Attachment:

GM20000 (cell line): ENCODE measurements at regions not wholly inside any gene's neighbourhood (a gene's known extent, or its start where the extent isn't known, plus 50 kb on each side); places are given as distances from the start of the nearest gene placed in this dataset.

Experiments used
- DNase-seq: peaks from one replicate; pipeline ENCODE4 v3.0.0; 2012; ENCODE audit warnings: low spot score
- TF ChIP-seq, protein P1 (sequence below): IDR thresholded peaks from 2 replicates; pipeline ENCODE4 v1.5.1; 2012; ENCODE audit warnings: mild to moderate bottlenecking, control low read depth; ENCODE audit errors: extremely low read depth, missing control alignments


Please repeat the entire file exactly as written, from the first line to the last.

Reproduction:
GM20000 (cell line): ENCODE measurements at regions not wholly inside any gene's neighbourhood (a gene's known extent, or its start where the extent isn't known, plus 50 kb on each side); places are given as distances from the start of the nearest gene placed in this dataset.

Experiments used
- DNase-seq: peaks from one replicate; pipeline ENCODE4 v3.0.0; 2012; ENCODE audit warnings: low spot score
- TF ChIP-seq, protein P1 (sequence below): IDR thresholded peaks from 2 replicates; pipeline ENCODE4 v1.5.1; 2012; ENCODE audit warnings: mild to moderate bottlenecking, control low read depth; ENCODE audit errors: extremely low read depth, missing control alignments